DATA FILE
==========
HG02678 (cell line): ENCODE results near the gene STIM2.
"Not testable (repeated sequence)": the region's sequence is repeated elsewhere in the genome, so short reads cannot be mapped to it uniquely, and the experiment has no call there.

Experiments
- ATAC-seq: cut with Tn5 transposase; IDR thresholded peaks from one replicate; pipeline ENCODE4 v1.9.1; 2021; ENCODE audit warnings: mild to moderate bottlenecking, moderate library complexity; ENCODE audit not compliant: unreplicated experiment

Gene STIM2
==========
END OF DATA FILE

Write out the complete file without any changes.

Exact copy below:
HG02678 (cell line): ENCODE results near the gene STIM2.
"Not testable (repeated sequence)": the region's sequence is repeated elsewhere in the genome, so short reads cannot be mapped to it uniquely, and the experiment has no call there.

Experiments
- ATAC-seq: cut with Tn5 transposase; IDR thresholded peaks from one replicate; pipeline ENCODE4 v1.9.1; 2021; ENCODE audit warnings: mild to moderate bottlenecking, moderate library complexity; ENCODE audit not compliant: unreplicated experiment

Gene STIM2